Japan's decision on Monday not to make further changes to the modern history section of a controversial history textbook has triggered new cries of disapproval from the country's Asian neighbours. It will further upset the already strained bilateral ties with those countries, particularly China and Republic of Korea (ROK).
According to Japanese media, the decision was made on Friday when Education Minister Atsuko Toyama met Prime Minister Junichiro Koizumi and had what officials called the final discussion on the matter.
The decision was met with strong opposition from ROK and China when it was formally conveyed to them through diplomatic channels on Monday. It is sure to arouse strong indignation from other Asian countries which were also victimized by Japan during World War II and earlier.
To underline its opposition, a senior official from the ROK Government said the nation would take all necessary measures to protest the decision.
China's Ministry of Foreign Affairs and Ministry of Education also stressed their dissatisfaction and resentment.
The strong reaction is to be expected as the Japanese textbooks include serious distortions of historical facts leading up to and during World War II.
Last Monday, Tokyo-based Fuso Publishing Co, one of the eight publishers of the controversial junior high school textbooks, announced that the Japanese Society for History Textbook Reform, a right-wing group and authors of the book, will "voluntarily" rewrite nine parts of the text, including several describing Japan's pre-war history in the region.
The revision, obviously under pressure from both within and outside Japan, involves only trivial changes that would not help correct the erroneous representation of history that runs through the textbooks. Now the Japanese Government appears determined to not allow any further revisions in the hope of closing the door on the textbook dispute once and for all.
However, it has miscalculated the situation as many people who have been victims of Japanese aggression will refuse to give up their fight to correct the wrongs in Japanese textbooks.
By throwing its weight behind the misleading textbooks concocted by Japan's right-wing forces, the Japanese Government risks both its relations with neighbouring countries and its own reputation as a responsible government.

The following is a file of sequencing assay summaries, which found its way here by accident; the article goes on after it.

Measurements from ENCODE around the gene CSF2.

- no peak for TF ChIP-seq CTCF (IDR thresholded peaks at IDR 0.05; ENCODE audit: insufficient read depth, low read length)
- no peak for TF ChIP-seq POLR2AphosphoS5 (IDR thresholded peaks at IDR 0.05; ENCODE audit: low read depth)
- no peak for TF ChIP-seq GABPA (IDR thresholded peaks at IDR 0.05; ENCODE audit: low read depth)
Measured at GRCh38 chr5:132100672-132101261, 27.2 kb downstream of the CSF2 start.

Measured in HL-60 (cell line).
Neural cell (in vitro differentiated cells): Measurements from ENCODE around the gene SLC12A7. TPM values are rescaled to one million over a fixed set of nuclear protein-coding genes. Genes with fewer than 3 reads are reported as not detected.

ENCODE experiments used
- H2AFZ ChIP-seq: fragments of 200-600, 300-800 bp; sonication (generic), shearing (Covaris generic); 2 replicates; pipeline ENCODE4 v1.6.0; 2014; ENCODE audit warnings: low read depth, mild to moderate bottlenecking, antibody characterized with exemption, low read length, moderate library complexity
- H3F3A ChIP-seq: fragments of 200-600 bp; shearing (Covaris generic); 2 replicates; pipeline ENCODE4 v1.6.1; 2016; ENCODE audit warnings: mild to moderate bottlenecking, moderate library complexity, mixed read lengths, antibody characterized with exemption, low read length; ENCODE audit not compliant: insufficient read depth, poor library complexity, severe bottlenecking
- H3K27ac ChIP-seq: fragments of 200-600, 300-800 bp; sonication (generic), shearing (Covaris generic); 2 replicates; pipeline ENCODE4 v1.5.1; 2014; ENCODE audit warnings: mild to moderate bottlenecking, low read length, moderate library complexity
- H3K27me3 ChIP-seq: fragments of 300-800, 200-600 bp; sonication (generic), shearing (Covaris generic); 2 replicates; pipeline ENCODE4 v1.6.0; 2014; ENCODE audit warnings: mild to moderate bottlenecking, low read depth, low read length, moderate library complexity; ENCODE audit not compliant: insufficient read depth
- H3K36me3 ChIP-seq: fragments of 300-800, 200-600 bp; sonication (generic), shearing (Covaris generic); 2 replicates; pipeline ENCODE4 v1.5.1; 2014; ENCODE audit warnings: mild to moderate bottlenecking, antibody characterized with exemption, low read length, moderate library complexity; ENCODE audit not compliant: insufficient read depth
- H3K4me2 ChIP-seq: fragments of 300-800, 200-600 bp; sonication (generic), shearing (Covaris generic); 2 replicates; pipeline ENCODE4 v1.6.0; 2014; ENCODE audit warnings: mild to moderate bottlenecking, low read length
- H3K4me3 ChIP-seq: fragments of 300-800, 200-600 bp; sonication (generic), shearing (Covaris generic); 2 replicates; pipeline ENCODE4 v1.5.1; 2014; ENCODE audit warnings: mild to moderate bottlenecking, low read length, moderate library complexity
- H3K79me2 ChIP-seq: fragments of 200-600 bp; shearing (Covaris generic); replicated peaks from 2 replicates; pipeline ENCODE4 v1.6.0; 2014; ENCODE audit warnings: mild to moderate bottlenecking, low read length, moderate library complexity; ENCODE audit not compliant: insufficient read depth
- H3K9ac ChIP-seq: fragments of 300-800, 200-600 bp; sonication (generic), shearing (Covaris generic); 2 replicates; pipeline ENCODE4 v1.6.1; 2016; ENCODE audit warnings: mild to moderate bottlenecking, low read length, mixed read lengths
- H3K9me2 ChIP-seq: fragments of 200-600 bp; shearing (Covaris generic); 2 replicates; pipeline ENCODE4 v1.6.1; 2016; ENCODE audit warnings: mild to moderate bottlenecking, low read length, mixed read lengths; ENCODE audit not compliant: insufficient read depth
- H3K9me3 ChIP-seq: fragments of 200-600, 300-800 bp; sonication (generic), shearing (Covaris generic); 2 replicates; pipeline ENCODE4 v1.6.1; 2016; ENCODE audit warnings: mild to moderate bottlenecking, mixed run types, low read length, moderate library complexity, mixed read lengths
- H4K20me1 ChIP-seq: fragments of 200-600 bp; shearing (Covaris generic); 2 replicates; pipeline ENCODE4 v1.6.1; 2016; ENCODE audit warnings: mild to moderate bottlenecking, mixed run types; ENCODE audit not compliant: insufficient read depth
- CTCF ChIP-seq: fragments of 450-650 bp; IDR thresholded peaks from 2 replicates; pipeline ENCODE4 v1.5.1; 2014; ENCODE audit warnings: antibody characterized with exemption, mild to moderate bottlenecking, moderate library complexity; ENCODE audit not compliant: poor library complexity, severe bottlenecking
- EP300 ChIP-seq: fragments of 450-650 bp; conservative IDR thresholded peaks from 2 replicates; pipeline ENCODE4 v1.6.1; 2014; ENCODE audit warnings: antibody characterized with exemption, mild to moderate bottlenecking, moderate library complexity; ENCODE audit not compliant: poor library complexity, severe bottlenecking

If the diplomatic row over the textbook issue continues, Japan will become more isolated in Asia and the world at large. Such a situation can only harm the island country.
Ever since the Japanese Government gave the green light to the textbooks in early April, Japan's Asian neighbours have been demanding heavy amendments to the texts and an honest appraisal of history from the Japanese Government.
The Japanese Government, however, has failed to shoulder the responsibility of redressing the errors in the textbooks.
A statement on Monday by Japan's Education Ministry said "Under the current textbook screening system, it is up to the authors to decide what historical facts to include in their books... Under the existing system, we cannot force inclusions of certain points."
This explanation is hardly convincing.
How can it persuade people into believing that the Japanese Government can do nothing to stop indisputable errors being taught in middle schools? Incorrect textbooks will perpetuate lies. The Japanese Government should not be so ignorant as to ignore this damage.
Neither should it be indifferent to the feelings of victimized countries in Asia.
More than half a century ago, Japanese militarists brought untold suffering to people in Asian countries by waging war. Half a century later, when many people are still crippled from the bitter memories of Japan's wartime atrocities, the country has chosen to hurt their feelings again by publishing history textbooks which are reluctant to tell its people about the country's terrible deeds.
Because Japan has never seriously faced up to its wartime crimes, Japan's right-wing forces, including prominent politicians, have tried in one way or another to whitewash the country's infamous past in recent years.
Every such move has only reinforced victims' memories about history and rubbed salt into their wounds.
The issue of history textbooks is not an isolated case, but rather a result of a consistent denial of history that has prevailed in Japan since the 1950s. Right-wing forces in Japan have long criticized the history textbooks currently used in Japan as "masochistic."
The right's new textbooks try to condone Japan's colonial rule and wartime aggression.
Such a perception of history cannot possibly lead to texts that faithfully reflect the truth.
Despite loud voices from people both within and outside Japan, the Japanese Government has done little to restrain the country's right-wing forces. Rather, from time to time its prominent members have spoken in one voice with the extremists.
Its tolerance to right-wing forces will further deepen people's fears about where Japan is heading.
If a country cannot come to grips with its own history, there is no guarantee it will not repeat the same errors.
(China Daily 07/12/2001)